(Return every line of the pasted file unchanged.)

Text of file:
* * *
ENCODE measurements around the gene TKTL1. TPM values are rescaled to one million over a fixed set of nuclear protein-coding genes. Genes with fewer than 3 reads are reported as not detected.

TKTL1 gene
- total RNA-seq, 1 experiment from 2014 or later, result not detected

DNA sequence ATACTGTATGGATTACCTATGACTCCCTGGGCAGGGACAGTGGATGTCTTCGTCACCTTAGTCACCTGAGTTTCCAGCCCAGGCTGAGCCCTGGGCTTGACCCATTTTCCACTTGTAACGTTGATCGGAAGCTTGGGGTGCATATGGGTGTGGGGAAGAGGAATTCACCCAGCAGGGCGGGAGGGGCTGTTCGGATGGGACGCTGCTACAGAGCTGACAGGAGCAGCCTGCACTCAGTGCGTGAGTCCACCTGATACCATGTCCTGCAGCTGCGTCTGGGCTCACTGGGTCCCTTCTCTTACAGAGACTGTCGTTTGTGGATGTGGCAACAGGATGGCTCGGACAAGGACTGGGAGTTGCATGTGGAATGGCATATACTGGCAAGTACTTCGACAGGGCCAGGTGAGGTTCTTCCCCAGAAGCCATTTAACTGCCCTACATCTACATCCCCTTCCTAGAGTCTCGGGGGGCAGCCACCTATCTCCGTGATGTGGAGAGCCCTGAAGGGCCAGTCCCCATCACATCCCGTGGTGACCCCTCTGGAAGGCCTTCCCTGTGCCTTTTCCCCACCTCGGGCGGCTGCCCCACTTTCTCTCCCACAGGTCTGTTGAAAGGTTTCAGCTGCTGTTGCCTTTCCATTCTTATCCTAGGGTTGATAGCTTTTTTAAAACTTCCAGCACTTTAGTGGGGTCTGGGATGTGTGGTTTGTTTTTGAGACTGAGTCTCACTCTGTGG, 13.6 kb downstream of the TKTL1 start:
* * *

ENCODE measurements around the gene TKTL1. TPM values are rescaled to one million over a fixed set of nuclear protein-coding genes. Genes with fewer than 3 reads are reported as not detected.

TKTL1 gene
- total RNA-seq, 1 experiment from 2014 or later, result not detected

DNA sequence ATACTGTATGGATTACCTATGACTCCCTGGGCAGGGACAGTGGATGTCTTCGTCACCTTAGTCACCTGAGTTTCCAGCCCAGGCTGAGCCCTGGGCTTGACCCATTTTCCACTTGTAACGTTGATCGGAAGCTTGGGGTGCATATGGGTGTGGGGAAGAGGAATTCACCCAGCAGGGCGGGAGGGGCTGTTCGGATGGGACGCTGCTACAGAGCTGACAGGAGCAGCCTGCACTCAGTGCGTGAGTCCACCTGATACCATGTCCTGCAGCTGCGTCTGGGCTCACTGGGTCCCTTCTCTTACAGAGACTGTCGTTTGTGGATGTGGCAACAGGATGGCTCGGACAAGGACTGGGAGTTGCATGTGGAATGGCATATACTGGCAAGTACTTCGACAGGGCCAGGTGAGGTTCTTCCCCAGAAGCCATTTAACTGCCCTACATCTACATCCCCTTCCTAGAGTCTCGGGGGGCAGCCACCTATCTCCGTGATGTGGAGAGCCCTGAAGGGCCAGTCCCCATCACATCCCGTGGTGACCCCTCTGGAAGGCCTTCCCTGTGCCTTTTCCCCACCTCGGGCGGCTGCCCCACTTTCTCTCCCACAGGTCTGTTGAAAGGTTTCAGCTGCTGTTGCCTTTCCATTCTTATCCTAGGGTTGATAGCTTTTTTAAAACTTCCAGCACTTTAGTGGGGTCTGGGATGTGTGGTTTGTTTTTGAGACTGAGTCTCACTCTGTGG, 13.6 kb downstream of the TKTL1 start: